First in the Twenty Palaces urban fantasy series about an agency that goes after people wielding magic.
Wow. Whew. Connolly has some imagination. I read this one right after Simon R. Green’s Bride Wore Black Leather; both incorporate other dimensions with predator species. Yet, Green has a sense of the camp while Connolly is strictly scary. Not horrific, just creepy.
I don’t understand why Connolly never had his protagonists follow the worms. He certainly emphasized that their direction seemed important. He just never went anywhere with it just as he never went anywhere with Ray going to bed with Cynthia. It seemed more of a fulfillment of a checklist in writing a novel. Check – got the romantic angle.
Ooh, Ray got a glimpse of Annalise’s past.
Connolly did a nice job of developing Ray and Annalise’s relationships. It goes from extremely antagonistic to more accepting. I’m curious if Annalise is more open to Ray in Game of Cages after the events which proved Ray. If Twenty Palaces doesn’t allow anyone to possess or use magic, why is Annalise allowing Ray to carry around his ghost knife?
This is a nasty town. Three major factions are doing their best to shore it up any way they can, treating the side effects and ignoring the symptoms.
Why is it that crooks are always so surprised and angry when someone they’ve hurt gets angry?
Children are going up in flames left and right. And their parents completely forget they even had a child. Its sick-making to see them simply turn off, turn away. Deny the child even with their toys, books, and clothes scattered around.
As Annalise and Ray investigate, the lack of children and the number of scorch marks emphasize over and over that something is wrong. Then there’s the deeply antagonistic police force more interested in beating people down and extorting from local businesses. Followed by the toy factory that defies all business logic.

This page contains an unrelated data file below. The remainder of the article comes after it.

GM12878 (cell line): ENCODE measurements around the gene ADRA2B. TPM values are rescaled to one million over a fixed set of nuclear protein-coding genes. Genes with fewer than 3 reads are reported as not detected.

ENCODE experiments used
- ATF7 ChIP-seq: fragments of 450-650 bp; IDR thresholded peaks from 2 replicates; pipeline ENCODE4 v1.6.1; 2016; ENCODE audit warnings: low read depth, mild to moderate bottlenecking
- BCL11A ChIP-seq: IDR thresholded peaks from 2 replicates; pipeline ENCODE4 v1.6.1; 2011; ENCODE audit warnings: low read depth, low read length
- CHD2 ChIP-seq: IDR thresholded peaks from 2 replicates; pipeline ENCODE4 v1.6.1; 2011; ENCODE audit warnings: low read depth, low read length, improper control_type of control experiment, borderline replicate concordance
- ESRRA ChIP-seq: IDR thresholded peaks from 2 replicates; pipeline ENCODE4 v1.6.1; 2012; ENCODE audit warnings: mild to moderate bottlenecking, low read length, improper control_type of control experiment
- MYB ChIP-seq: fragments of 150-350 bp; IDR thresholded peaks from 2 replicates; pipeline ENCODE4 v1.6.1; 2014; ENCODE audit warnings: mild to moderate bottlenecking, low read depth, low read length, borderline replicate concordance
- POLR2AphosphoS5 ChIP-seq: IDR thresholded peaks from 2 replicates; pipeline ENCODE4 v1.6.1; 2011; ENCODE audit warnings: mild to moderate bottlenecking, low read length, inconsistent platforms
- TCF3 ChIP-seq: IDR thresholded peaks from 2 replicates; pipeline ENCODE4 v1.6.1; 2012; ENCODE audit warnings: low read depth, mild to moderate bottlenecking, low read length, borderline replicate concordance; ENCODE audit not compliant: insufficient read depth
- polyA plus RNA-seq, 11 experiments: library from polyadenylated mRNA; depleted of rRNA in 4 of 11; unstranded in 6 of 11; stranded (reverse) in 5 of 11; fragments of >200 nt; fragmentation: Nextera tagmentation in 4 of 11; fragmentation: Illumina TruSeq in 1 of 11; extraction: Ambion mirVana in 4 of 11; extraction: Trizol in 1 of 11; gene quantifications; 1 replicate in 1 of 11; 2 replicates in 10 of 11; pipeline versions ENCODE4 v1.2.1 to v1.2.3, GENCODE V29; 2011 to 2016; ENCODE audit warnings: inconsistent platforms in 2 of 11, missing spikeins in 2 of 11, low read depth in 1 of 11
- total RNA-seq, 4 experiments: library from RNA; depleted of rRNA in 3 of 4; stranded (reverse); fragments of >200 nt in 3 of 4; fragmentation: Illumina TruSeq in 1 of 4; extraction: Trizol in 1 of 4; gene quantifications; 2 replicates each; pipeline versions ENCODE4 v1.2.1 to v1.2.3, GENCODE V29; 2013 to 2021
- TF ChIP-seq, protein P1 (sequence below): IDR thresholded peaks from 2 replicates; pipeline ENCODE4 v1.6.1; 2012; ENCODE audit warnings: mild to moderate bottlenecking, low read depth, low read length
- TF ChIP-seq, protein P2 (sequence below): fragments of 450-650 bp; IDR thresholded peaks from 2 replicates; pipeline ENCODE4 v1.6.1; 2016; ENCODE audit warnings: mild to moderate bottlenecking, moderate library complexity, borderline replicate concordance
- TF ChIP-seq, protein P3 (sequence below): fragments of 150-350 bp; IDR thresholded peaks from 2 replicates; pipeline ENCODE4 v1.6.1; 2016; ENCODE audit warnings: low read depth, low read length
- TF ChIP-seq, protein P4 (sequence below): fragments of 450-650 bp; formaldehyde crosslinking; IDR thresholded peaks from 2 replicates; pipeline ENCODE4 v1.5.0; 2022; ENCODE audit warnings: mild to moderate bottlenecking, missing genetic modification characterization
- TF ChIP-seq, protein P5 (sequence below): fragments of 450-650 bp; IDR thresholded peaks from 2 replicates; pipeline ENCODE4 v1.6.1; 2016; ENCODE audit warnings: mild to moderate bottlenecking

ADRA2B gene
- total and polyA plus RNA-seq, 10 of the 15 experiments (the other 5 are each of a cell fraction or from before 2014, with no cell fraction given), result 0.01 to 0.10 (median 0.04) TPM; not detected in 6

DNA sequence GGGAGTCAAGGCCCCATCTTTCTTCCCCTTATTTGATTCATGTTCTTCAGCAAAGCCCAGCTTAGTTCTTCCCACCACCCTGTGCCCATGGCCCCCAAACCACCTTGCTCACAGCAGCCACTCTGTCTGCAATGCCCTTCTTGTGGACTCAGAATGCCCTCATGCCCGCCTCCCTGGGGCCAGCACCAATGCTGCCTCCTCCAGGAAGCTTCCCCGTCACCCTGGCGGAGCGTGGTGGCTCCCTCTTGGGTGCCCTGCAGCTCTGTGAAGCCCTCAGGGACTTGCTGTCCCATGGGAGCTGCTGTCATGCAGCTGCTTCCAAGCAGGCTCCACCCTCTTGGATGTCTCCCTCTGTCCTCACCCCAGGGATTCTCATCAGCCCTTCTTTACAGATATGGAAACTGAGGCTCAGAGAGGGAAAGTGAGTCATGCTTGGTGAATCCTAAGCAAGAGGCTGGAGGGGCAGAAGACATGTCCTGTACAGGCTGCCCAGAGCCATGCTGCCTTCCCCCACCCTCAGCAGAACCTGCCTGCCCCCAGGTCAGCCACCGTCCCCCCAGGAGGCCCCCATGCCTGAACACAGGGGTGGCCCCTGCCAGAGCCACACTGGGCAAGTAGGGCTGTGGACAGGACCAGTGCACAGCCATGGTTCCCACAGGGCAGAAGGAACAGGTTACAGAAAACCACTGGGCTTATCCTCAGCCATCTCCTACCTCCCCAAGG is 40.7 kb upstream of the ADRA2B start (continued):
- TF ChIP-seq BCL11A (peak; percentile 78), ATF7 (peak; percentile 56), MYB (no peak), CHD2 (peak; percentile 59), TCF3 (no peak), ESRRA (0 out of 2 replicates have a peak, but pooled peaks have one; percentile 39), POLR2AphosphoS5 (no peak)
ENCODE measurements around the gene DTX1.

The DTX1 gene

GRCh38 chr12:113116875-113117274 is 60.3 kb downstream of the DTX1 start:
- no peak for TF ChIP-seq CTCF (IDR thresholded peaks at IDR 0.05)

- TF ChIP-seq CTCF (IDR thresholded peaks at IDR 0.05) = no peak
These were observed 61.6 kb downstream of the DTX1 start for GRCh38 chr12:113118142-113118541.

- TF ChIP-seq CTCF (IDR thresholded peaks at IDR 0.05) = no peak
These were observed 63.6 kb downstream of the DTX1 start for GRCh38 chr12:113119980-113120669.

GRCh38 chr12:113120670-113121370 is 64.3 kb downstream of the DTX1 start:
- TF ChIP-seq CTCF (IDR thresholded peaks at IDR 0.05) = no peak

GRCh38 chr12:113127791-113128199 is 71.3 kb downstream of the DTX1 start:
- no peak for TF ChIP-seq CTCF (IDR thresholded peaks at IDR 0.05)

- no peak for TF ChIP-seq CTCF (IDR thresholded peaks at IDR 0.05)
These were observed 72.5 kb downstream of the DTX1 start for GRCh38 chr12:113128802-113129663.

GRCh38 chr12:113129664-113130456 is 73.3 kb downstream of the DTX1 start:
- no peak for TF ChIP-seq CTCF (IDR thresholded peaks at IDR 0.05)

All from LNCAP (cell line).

And Annalise’s magic detector keeps smokin’ and twirlin’ in this town that is desperate for work of any kind. An elusive dog pack is taking down citizens who complain. The local crime boss sends her crew to harass, beat, and kidnap anyone who threatens the town’s existence. Where the crusading reporter takes that first step in exposing his town’s corruption.
Where every citizen seems too protective of the toy man bringing their hopes up. Even as their children die.
It’s a cheeky boy is our Raymond Lily. He’s also been a crook all his life. And it looks to be a very short life indeed after the Twenty Palaces’ representatives get him out of jail and partner him up with Annalise as her “wooden man”. His only weapon is his ghost knife. The only spell he’s ever worked.
Annalise Powliss is a terrifying individual who works as an investigator for Twenty Palaces; she has no sense of tact, no compassion, no humanity. She can’t be killed. Her strength is Herculean and those pretty ribbons pinned inside her jacket are not to be toyed with. In fact, Ray spends a lot of time in this story pleading with people to not go after her if they value their lives.
The police chief is Emmett Dubois with his brothers Luke and Wiley as deputies. They, too, have an inheritance of magic making them very, very dangerous.
Charles Hammer is the third Hammer since the town’s founder. Each member of the family has been “protected” from that which enhances the family’s fortunes. Cabot Hammer is Charlie’s uncle and his part of the business empire is collapsing fast. Cynthia Hammer is Charlie Three’s sister; not a part of the toy company. Able Katz is Hammer’s VP of Operations. He joined Hammer Bay Toys to work for someone who believed in ideas, toys that made no business sense.
Phyllis Henstrick runs Henstrick Construction and handles all the building in and around town; she also runs the local whorehouse and casino. Her construction crew work as bouncers when building is slack. I have my own questions about Tiffany—she scares me.
Harlan Semple is one of the few who remembers he had daughters and he demands the truth. In his case, the truth may well kill him. Frank Farleton is the town mayor; Miriam is his wife. Peter Lemly is our naive, intrepid reporter. Rev. Wilson and Arlene step up to help.
The cover is urban gritty with its base of angry flames surrounding Ray as he stares through a chainlink fence out over the city.
The title sums it all up for it’s a story of a Child of Fire—both the human ones and their predator aborning.